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Solicitor clashes with client over Sydney property

A Sydney solicitor has been locked in a lengthy court fight to hold onto a caveat lodged on a former client’s Rydalmere home.

user iconNaomi Neilson 22 May 2024 Big Law
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Five months after winning the first battle to keep the caveat, North Sydney solicitor John David Bingham has been dragged through yet another court hearing against former client Franz Boensch.

In an attempt to recover missing legal fees, Bingham registered the caveat last June to secure the mortgage on the property.

Boensch attempted to have this security found “nil and void” late last year with a cross-claim but was knocked back by Justice Elisabeth Peden, who found Boensch “is not entitled to any relief”.


In the appeal before Justices Fabian Gleeson, Richard White and John Griffiths, Boensch has argued five grounds, including that a separate claim of negligence against Bingham “should be set-off against any liability arising under the mortgage” if successful.

Boensch argued the mortgage and caveat are void because Bingham allegedly failed to provide an updated costs disclosure and breached a costs agreement obtained in the mortgage by applying and enforcing a judgment for costs before they became payable.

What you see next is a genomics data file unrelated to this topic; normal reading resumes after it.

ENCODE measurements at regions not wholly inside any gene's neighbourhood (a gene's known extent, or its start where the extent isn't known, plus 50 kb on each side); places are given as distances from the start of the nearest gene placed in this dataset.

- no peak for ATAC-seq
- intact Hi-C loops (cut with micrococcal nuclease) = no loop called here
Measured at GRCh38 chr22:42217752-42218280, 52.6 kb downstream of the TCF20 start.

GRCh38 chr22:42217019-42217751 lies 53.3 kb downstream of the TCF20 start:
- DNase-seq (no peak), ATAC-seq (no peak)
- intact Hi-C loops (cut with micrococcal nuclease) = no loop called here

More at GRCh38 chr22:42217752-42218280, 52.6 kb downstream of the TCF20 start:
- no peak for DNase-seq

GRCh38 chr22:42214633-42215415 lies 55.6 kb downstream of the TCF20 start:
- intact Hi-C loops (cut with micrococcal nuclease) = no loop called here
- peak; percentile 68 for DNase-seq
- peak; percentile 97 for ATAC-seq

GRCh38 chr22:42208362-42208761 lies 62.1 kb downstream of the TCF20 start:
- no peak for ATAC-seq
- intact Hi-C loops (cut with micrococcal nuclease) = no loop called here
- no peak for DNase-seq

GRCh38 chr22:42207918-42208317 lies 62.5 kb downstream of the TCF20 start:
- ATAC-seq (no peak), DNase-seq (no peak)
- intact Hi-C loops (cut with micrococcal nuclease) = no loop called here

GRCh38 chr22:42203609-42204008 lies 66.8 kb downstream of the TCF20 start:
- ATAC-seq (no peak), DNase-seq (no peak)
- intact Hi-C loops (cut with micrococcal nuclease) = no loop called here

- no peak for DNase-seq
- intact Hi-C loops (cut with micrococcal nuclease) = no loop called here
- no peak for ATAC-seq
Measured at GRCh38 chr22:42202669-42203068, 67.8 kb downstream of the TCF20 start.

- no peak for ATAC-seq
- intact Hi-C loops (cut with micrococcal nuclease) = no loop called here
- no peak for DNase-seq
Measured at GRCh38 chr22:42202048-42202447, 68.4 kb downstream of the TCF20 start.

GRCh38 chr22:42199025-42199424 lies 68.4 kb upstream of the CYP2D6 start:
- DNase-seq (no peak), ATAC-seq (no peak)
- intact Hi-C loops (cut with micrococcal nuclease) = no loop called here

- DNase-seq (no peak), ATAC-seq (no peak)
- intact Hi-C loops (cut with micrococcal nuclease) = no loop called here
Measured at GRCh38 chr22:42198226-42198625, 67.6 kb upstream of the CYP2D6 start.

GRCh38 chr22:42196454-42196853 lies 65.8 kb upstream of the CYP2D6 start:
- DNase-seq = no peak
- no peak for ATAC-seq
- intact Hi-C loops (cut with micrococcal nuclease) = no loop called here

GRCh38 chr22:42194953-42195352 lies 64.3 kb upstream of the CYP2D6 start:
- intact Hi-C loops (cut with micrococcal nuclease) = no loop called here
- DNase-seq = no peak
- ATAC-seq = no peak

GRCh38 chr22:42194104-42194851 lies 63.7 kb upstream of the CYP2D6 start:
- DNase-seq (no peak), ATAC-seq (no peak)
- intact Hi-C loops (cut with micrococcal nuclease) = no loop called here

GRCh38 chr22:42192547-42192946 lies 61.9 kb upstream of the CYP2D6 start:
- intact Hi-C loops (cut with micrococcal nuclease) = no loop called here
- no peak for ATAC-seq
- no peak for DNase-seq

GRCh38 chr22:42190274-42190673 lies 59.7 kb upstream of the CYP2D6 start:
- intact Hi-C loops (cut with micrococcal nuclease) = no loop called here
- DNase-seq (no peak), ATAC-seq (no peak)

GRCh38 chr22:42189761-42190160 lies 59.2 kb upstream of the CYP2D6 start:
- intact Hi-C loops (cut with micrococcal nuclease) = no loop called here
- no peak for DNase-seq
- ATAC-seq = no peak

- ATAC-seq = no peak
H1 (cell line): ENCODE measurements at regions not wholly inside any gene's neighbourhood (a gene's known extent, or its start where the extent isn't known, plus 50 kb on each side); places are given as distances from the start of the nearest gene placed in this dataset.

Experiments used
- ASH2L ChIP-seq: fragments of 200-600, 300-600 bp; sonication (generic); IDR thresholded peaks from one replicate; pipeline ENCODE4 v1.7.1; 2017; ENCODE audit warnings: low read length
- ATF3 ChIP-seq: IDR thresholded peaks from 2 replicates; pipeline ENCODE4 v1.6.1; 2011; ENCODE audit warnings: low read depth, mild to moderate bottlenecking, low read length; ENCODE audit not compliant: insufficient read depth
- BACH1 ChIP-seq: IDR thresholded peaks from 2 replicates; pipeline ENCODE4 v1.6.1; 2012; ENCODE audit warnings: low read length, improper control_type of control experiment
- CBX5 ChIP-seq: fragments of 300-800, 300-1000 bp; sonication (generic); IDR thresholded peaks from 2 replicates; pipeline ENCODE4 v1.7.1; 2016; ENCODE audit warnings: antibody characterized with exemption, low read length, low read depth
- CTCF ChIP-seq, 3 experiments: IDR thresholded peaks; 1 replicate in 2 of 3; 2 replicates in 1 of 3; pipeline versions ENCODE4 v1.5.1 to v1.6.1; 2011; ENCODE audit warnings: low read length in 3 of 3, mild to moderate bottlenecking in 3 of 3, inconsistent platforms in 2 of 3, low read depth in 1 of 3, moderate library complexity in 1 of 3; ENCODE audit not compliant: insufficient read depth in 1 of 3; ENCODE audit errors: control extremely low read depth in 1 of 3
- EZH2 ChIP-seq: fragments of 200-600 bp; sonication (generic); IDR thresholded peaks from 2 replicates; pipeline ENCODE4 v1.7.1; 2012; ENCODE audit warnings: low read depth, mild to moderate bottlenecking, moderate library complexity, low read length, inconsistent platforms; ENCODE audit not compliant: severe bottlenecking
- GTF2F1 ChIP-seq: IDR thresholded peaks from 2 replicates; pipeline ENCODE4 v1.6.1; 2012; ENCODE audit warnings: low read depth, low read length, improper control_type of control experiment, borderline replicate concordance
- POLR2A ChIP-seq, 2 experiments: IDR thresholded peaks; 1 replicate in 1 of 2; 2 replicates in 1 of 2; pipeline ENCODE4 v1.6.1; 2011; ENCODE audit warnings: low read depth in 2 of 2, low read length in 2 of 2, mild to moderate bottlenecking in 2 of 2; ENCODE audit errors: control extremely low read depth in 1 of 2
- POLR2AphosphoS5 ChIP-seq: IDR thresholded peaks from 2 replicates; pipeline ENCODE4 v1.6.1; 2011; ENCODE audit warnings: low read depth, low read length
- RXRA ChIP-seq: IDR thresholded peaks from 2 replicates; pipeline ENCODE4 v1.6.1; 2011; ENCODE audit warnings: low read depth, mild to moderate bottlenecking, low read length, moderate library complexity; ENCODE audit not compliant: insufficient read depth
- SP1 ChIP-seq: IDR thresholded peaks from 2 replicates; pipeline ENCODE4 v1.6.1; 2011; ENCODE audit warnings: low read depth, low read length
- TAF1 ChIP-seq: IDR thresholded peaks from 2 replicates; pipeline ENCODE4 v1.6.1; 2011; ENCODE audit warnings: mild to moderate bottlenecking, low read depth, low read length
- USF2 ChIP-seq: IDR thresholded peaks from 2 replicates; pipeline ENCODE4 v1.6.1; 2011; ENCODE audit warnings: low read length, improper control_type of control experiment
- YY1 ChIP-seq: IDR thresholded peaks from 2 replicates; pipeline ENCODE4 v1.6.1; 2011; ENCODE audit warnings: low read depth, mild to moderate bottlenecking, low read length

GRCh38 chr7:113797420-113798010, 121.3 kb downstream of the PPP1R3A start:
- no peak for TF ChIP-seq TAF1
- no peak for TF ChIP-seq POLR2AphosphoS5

The former client went on to argue that a review by a costs review panel prevents Bingham from recovering any costs and the mortgage was not properly witnessed and is therefore invalid.

In their reasons, Justices Gleeson, White and Griffiths found Justice Peden “did not misinterpret findings” about the costs disclosure between the two, and agreed the “only costs agreement which binds the parties is the agreement constituted by the mortgage”.

As for the argument of the set-off, the appeal bench said neither party has a judgment for a sum against the other, “so no judgments are presently capable of being set-off”.

“The primary judge did not err in finding Bingham is prima facie entitled to some payment under the mortgage, notwithstanding separate ongoing proceedings between the parties that may result in an award of damages to Boensch,” the justices added.

Boensch’s final argument was a discrepancy in the justice of the peace’s number on the mortgage when it was witnessed invalidated it, but Justices Gleeson, White and Griffiths said this argument does “not demonstrate anything more than a typographical error”.